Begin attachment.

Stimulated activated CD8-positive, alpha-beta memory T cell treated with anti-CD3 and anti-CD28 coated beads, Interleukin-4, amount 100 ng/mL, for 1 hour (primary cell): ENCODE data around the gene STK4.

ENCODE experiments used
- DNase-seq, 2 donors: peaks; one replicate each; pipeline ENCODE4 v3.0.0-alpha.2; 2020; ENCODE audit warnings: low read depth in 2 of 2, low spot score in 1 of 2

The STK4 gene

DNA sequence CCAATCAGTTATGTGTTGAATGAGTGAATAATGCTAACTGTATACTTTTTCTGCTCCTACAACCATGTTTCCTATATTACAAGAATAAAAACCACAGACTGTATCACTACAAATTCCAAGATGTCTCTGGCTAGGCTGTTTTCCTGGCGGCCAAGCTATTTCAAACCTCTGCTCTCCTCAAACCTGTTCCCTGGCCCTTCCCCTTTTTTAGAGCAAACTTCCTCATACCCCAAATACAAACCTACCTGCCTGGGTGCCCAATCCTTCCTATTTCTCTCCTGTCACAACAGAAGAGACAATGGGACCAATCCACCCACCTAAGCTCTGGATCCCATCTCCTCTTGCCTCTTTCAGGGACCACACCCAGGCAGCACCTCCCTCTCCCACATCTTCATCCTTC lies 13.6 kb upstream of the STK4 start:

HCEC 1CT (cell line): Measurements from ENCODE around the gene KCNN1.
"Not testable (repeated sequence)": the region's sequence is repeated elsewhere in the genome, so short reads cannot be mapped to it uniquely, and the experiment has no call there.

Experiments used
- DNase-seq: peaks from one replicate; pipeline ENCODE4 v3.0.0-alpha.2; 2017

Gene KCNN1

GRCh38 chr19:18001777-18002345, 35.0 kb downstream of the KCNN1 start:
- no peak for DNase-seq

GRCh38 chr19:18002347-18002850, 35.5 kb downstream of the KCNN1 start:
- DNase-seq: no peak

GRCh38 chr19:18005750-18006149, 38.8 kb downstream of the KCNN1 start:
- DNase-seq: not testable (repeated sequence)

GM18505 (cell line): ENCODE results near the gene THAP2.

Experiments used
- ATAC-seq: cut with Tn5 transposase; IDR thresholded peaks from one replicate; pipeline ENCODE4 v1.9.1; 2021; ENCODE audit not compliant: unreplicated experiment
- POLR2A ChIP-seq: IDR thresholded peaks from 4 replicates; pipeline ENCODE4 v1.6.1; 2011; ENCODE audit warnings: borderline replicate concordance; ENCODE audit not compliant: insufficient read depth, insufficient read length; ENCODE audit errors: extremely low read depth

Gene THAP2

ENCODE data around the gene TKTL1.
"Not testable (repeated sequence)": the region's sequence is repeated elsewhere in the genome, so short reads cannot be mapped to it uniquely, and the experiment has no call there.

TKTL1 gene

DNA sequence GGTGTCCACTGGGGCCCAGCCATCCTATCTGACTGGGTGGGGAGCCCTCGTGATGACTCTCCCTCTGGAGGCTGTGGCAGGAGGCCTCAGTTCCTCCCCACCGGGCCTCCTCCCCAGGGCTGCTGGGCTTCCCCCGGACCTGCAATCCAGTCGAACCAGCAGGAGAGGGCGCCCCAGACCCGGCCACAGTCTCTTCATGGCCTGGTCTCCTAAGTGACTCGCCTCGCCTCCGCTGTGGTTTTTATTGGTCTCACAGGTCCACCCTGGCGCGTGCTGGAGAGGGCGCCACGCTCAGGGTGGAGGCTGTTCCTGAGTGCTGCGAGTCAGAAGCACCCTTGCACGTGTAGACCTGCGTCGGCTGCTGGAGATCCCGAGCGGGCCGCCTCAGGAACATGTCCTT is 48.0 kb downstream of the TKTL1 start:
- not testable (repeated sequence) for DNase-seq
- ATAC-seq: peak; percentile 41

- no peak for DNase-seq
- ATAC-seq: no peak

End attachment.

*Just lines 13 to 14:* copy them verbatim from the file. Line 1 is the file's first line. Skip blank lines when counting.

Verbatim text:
GRCh38 chr19:18002347-18002850, 35.5 kb downstream of the KCNN1 start:
- DNase-seq: no peak